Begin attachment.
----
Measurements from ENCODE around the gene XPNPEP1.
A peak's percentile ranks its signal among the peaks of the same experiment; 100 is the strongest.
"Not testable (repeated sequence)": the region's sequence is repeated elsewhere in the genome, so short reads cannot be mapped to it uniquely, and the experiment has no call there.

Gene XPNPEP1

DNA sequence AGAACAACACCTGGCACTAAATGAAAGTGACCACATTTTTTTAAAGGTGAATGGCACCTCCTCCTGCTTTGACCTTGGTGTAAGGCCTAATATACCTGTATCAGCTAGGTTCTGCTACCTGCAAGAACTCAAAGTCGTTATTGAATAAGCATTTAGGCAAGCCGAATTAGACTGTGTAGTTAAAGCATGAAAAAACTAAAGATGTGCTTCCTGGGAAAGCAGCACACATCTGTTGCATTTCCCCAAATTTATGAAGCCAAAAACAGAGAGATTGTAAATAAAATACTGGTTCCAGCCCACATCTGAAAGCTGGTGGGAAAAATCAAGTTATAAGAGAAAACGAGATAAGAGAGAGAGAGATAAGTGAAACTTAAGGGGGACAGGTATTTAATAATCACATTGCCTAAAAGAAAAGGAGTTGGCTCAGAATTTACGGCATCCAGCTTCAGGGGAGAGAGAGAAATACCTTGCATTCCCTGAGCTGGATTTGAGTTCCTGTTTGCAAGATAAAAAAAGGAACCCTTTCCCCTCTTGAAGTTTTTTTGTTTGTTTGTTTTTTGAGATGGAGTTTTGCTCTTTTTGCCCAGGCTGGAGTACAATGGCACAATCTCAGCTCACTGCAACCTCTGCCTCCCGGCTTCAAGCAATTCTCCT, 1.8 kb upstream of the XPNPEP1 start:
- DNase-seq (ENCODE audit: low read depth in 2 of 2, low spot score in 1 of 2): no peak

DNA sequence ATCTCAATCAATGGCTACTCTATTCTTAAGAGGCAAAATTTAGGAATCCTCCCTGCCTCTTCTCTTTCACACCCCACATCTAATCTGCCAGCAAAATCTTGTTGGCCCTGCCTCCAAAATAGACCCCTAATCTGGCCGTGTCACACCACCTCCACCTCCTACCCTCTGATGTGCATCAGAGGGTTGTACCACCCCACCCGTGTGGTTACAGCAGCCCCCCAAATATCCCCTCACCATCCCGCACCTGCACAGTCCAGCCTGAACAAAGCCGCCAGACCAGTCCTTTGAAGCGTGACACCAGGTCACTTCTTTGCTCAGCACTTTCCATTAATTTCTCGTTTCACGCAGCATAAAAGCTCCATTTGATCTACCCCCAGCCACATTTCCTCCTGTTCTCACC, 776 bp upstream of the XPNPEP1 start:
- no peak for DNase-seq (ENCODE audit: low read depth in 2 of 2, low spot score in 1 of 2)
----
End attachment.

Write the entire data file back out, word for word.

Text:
Measurements from ENCODE around the gene XPNPEP1.
A peak's percentile ranks its signal among the peaks of the same experiment; 100 is the strongest.
"Not testable (repeated sequence)": the region's sequence is repeated elsewhere in the genome, so short reads cannot be mapped to it uniquely, and the experiment has no call there.

Gene XPNPEP1

DNA sequence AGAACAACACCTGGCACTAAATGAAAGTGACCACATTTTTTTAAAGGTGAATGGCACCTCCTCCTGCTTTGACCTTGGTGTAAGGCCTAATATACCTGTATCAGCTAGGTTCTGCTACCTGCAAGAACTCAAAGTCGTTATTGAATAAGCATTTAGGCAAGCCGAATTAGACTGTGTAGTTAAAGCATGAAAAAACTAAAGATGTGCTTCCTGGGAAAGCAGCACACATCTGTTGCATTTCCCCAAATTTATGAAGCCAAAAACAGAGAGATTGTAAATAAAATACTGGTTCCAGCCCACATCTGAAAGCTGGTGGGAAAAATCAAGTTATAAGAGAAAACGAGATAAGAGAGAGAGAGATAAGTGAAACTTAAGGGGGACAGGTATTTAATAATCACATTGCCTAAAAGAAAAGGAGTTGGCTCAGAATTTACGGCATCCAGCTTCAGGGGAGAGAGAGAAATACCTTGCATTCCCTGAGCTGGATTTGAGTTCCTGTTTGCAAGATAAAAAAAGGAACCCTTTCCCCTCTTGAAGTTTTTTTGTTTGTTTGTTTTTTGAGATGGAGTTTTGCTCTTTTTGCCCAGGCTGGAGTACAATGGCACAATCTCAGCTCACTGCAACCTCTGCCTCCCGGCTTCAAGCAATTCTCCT, 1.8 kb upstream of the XPNPEP1 start:
- DNase-seq (ENCODE audit: low read depth in 2 of 2, low spot score in 1 of 2): no peak

DNA sequence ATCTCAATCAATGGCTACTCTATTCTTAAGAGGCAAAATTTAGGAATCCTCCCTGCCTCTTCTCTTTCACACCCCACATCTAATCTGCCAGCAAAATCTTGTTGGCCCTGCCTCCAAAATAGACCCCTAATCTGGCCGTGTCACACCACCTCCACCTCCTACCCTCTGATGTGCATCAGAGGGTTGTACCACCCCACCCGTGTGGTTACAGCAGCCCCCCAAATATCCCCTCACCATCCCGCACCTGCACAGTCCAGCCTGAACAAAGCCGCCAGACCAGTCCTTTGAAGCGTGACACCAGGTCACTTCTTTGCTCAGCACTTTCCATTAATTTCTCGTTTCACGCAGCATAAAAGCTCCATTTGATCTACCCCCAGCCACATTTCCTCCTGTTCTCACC, 776 bp upstream of the XPNPEP1 start:
- no peak for DNase-seq (ENCODE audit: low read depth in 2 of 2, low spot score in 1 of 2)